You may also want to print out this $100 off coupon and bring it in.

New Year’s Resolutions: Nudge Yourself Towards Success

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It’s now late January. According to “the internet”, over 30% of people have already failed at their New Year’s Resolution. Well, I say let’s have a do-over since I haven’t even got around to making mine yet. Jonathan Clements has an excellent post called Committed where he outlines some strategies to help improve our chances of success. I’ve re-worked them below according to my own tastes. In my view, all of them involve making failure painful and/or inconvenient (really the same thing, just different levels and frequencies of pain).

  • Tell everyone. Announce your resolution on Facebook, Instagram, or other widespread manner. Somebody (frenemy?) will likely follow-up. You’ll want to avoid the mild shame from lots of people you know sorta well.
  • Tell just one important person. Share your resolution and deadline with a person whose opinion you care about. You’ll want to avoid that acute shame from a close friend or relative.
  • Tell nobody, but bet money on it. You could set up a bet with a friend, or use a website like DietBet. You’ll want to avoid the financial pain from losing money.
  • Put hurdles between you and bad habits. Want to spend less? Use cash for everything. Institute a cooling-off period of 1 week for every $100 of cost. Cut up or freeze your credit cards in ice. Cancel any “bad” subscriptions, and make yourself pay for it manually each month. (Try Trim if you need some help canceling things.) Remove junk food from the house, so you’ll have to go out and buy it. Make it a hassle.
  • Make it automatic. Make “good” subscriptions. Set up (or increase) an automatic paycheck withdrawal for 401(k) and/or IRA retirement accounts. Set up an automatic transfer to your savings account. Sign up for a service like Digit. After the initial setup, the lazy thing is now the good thing.

You might use one, or you might use all of them, depending on your specific goal.

Photo credit: Angus and Phil comic by Annie Taylor-Lebel.

Flexible Spending Account Reminder: Last-Minute FSA Expenses Ideas

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Updated. Here’s my annual reminder to use up your Healthcare Flexible Spending Accounts before the end of the year. First, here are some possible exceptions:

  • Some plans allow a grace period until March 15th of the following year as opposed to a December 31st deadline to use your 2016 funds, but it may only apply to claims and not late purchases. Check with your employer.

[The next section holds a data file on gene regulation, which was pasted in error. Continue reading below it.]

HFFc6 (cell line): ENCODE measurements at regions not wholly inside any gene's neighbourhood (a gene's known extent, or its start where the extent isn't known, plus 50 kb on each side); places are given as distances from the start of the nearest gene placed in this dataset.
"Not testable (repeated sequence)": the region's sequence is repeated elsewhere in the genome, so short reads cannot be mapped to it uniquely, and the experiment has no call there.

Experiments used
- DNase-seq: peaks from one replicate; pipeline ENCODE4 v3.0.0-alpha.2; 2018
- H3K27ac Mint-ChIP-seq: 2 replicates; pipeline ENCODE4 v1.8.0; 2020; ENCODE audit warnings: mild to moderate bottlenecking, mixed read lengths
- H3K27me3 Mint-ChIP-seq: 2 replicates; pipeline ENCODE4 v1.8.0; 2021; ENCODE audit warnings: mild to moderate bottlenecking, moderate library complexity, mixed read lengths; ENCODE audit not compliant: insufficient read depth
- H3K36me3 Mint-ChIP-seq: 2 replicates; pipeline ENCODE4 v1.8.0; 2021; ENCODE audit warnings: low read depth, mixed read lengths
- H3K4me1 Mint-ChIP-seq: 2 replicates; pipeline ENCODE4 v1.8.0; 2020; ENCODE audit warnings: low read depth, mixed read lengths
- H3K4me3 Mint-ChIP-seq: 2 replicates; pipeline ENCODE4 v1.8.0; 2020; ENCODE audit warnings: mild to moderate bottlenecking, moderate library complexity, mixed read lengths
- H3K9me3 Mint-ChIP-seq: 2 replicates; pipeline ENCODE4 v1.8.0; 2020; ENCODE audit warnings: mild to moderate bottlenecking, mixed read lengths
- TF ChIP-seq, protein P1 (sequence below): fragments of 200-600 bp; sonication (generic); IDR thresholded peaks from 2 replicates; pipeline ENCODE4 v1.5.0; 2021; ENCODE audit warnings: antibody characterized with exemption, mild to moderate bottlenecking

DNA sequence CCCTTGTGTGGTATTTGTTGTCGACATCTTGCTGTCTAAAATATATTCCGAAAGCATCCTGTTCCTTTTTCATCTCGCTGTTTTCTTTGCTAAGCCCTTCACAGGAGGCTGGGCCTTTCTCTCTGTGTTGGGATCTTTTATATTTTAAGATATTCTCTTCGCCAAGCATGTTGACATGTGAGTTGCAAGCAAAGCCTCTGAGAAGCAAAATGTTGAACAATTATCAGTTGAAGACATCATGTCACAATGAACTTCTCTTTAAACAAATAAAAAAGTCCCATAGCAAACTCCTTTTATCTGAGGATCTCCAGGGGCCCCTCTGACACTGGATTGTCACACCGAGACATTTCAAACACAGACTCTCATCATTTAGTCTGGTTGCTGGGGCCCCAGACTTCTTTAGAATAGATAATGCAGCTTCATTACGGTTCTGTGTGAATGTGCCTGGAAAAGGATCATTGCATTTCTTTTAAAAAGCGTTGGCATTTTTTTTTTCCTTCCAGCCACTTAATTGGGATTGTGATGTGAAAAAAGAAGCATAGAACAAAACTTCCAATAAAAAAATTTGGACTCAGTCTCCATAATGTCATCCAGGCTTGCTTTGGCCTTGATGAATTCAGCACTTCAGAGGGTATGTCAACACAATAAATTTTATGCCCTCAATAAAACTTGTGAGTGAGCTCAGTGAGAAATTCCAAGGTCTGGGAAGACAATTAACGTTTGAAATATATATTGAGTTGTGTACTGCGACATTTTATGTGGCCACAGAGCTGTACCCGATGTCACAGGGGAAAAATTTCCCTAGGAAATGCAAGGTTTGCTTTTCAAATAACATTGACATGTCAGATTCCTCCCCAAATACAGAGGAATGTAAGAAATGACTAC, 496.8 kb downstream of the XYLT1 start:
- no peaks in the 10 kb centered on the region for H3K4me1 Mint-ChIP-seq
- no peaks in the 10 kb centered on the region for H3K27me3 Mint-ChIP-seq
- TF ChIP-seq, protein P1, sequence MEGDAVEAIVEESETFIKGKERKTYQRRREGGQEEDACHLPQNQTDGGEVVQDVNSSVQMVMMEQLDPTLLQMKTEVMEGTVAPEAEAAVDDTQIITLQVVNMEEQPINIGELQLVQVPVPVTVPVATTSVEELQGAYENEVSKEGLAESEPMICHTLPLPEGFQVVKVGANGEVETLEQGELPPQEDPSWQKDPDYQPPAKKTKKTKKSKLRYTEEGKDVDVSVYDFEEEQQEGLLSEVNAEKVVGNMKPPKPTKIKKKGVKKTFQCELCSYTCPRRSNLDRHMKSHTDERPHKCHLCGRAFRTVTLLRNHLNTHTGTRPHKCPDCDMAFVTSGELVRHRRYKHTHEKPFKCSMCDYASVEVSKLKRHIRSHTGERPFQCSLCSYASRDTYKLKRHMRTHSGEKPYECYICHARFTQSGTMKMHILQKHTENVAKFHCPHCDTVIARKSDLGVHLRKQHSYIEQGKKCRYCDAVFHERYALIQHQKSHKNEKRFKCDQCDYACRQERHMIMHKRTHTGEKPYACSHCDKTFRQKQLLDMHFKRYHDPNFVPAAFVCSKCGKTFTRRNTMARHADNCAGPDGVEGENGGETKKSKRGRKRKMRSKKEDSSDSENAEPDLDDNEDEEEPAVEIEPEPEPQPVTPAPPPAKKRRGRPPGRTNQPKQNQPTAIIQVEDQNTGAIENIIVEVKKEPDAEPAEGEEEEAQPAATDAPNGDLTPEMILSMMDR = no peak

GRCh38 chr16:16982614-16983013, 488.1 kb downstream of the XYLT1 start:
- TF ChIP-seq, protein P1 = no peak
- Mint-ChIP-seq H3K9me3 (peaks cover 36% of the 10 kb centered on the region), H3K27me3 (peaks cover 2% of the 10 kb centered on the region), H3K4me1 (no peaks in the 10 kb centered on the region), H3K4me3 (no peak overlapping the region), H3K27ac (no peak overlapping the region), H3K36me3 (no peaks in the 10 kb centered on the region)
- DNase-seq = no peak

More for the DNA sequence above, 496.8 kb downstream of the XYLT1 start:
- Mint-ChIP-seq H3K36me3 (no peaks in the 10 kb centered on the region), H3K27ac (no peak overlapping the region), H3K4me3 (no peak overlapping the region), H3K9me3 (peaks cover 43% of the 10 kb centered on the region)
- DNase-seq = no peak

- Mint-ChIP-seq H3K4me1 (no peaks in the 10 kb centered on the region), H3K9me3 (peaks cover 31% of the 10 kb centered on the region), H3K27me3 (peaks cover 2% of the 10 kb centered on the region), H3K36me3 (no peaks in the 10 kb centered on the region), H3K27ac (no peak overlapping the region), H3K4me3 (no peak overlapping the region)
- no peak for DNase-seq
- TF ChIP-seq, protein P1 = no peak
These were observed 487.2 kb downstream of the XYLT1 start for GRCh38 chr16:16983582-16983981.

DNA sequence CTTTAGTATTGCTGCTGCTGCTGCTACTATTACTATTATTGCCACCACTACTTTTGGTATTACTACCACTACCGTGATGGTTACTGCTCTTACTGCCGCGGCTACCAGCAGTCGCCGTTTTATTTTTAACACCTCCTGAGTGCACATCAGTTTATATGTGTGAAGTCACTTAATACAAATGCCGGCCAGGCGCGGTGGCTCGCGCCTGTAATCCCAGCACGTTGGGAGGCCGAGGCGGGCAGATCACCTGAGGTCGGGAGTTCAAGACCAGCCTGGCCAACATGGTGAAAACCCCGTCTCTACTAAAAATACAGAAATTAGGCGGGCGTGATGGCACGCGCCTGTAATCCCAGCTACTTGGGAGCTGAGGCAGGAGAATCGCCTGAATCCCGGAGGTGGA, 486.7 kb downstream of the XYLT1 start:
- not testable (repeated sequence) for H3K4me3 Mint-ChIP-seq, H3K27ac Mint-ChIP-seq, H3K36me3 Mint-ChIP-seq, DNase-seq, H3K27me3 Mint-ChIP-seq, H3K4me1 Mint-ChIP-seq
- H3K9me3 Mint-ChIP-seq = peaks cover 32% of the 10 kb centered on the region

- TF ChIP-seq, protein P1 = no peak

• Some plans allow participants to carry over up to $500 in unused FSA funds into next year. Check with your employer.

What are FSA-eligible expenses? Here are the large, well-organized lists:

Quick tip. Since 2011, certain over-the-counter (OTC) items such as cough medicines, pain relievers, acid controllers, and diaper rash ointment now require a prescription for reimbursement. In addition to the written prescription for the OTC medicine, you should obtain a detailed receipt that includes the following:

  • Date of service or purchase
  • Name or description of the item
  • Amount of purchase

Last-minute FSA-eligible items. If you didn’t exhaust your funds with insurance copays or deductibles, here are eligible items that you can still buy over-the-counter without a prescription. Examples included are the best-sellers in each category at Amazon.

Finally, only your FSA administrator can provide you with the exact guidelines for reimbursement according to your plan. I learned this the hard way when our FSA administrator switched one year from in-house to Conexis. Wow, Conexis was a pain in the butt. So many hurdles and rejections without good explanations. I had to submit some claims three times before finally getting approved. If you count the time wasted, I probably lost money by participating in the FSA at all. The other employees in the company must have also complained so much that the very next year, FSA reimbursement was again managed in-house.

Consumer Report Car Brand Reliability Rankings 2016

cr_car2016_coverThe December 2016 issue of Consumer Reports magazine includes the results from their 2016 Car Reliability Survey with over a half million data points. In this public-viewable article, CR shares the full 2017 reliability rankings by brand and the relative change from 2016. There were some significant moves up and down. Highlights:

  • Most reliable: Lexus and Toyota.
  • Most spots improved: Infiniti and Acura.
  • Biggest ranking drop: Volkswagen, Volvo, and Subaru.

A partial excerpt with the top rankings are below:

cr_car2016b

Consumer Reports also shared some commentary and tips:

  • Toyota and Lexus are on top again, which CR credits to their careful, gradual approach to vehicle feature changes to avoid any sudden drops in reliability.
  • Wait a year or two before buying a newly resigned model from most brands. It takes a while to work out the kinks.
  • Speaking of kinks, a common source of issues in new cars are their new infotainment screens and complex transmissions (CVT, 8/9-speed, dual-clutch, etc).
  • Despite providing these brand rankings, Consumer Reports recommends that you shop by vehicle and not just by brand. Some brands like Toyota and Lexus are reliable across the brand, but others like Ford have a wide range of rankings by model. Of course, you’ll need full print or digital access to get those numbers.

If you don’t see your brand listed, it is probably due to a lack of data points.

My thoughts. In terms of trends as compared to last year’s 2015 survey, I was disappointed to see Honda slip a bit again in the reliability rankings. They dropped 4 spots last year and another 2 spots this year. On an absolute basis, Honda now has the same reliability score as BMW, whose cars have more fancy features and a history of average reliability. On the flip side, both Hyundai and Kia moved up another 1-2 spots this year after both moving up 4 spots last year, earning a solid spot together in the Top 8 “More Reliable” brands.